SEO: On-Page

On-page SEO is the practice of improving several front-end and back-end elements of your website to improve its search engine rankings and attract more visitors. More is needed to create and publish your website. It must be Google-optimized to rank well and draw in new visitors. Because the adjustments and improvements you make to your website’s optimization are visible to site users, unlike off-page and technical SEO elements, it is known as “on-page” SEO. On-page SEO is all up to you. Thus it would be best if you executed it correctly.

This article will cover the fundamentals of content optimization for search engines. The basis for making content that is search engine friendly is this. You can learn more about these and many other on-page SEO considerations in the resources section.

We’re going to discuss the following on-page SEO components in this article:

  • Heading Tags 
  • Title Tags 
  • External Links 

What are Heading Tags?

An HTML element that gives a web page a hierarchical structure.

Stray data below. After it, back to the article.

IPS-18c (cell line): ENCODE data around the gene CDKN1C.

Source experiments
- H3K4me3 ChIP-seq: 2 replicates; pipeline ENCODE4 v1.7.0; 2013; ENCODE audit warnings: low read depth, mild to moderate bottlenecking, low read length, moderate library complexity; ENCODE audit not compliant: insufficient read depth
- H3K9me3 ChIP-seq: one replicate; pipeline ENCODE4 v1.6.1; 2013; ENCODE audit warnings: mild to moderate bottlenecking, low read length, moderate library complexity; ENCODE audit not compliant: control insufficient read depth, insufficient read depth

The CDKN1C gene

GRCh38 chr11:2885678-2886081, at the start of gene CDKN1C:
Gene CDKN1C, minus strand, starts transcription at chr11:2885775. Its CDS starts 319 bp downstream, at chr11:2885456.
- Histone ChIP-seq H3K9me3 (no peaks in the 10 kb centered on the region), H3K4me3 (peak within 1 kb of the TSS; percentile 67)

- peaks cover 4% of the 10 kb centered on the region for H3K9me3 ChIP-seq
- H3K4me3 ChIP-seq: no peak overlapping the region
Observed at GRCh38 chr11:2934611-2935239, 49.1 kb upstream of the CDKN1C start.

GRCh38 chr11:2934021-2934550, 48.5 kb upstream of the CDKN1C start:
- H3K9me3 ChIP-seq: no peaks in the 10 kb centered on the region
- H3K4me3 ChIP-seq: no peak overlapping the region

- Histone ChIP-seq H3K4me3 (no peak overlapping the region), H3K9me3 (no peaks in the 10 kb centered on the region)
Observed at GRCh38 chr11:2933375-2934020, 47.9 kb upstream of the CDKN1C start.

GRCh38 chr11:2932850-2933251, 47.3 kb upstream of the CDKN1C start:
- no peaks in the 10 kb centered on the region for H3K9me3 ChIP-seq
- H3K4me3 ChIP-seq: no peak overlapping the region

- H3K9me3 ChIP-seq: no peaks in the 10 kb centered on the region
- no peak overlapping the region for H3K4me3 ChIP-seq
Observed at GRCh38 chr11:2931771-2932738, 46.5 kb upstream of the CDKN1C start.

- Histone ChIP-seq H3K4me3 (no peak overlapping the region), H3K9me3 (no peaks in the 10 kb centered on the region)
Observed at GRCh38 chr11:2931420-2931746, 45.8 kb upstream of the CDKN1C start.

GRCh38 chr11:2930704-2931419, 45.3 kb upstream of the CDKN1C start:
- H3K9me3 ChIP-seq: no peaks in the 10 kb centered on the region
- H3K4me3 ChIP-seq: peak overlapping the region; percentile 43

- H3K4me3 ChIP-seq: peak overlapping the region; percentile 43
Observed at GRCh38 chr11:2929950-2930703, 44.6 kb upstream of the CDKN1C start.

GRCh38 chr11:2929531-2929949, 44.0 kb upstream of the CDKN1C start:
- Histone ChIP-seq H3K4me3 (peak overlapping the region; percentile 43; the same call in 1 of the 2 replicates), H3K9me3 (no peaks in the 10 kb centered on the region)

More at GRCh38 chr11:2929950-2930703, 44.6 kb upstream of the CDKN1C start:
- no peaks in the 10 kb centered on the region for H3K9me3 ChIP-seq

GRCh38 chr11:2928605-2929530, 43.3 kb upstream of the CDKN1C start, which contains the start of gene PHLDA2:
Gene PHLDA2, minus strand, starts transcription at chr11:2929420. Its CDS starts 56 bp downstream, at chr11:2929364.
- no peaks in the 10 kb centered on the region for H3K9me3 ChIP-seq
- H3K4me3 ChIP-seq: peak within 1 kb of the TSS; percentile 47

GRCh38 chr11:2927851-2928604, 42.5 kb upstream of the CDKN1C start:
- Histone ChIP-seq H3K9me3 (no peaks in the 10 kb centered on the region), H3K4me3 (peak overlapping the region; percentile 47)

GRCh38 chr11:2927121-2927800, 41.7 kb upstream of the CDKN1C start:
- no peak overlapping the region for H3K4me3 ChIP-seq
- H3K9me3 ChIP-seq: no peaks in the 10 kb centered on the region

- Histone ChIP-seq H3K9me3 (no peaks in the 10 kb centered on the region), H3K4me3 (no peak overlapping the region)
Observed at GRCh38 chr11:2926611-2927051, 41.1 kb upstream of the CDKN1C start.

Heading tags were essential direct ranking elements in the early days of search engines. 

Headings no longer directly affect your SEO. 

They do, however, provide unintended advantages. 

Your page is easier to read and navigate when the headings are well-written, which improves the customer experience and boosts your SEO.

Visitors will abandon your site and go for their answer elsewhere if your website is poorly organized, and they can’t find what they’re looking for, thus increasing your bounce rate will rise as a result, and search engines take this into account. So like most aspects of SEO, put your users first, use headings to build structure, making information quickly and easily accessible to users.

Guidelines for Strong Page Headings

• Use the H1 tag for your page title.

• The page’s subsequent headers should have an H2 or H3 tag, and so forth.

• In your page title, include your primary keyword.

First, each page can only have one H1 heading, which should be your page’s name. Consider the H1 heading to be a book’s title. Some CMS platforms may automatically tag the title, but it’s a good practice to ensure your page heading is an H1.

Use H2 or H3 headings to separate the various sections as you scroll farther down the page. Levels for heading tags reflect their significance on the page. An H1 has greater significance than an H2, which has greater significance than an H3, and so forth. Make sure your section titles adhere to this style because search engine crawlers use these tags to browse your material. Although you’ll rarely need to use more than an H3, you can use additional tags if you create a lengthy piece of content with numerous subcategories.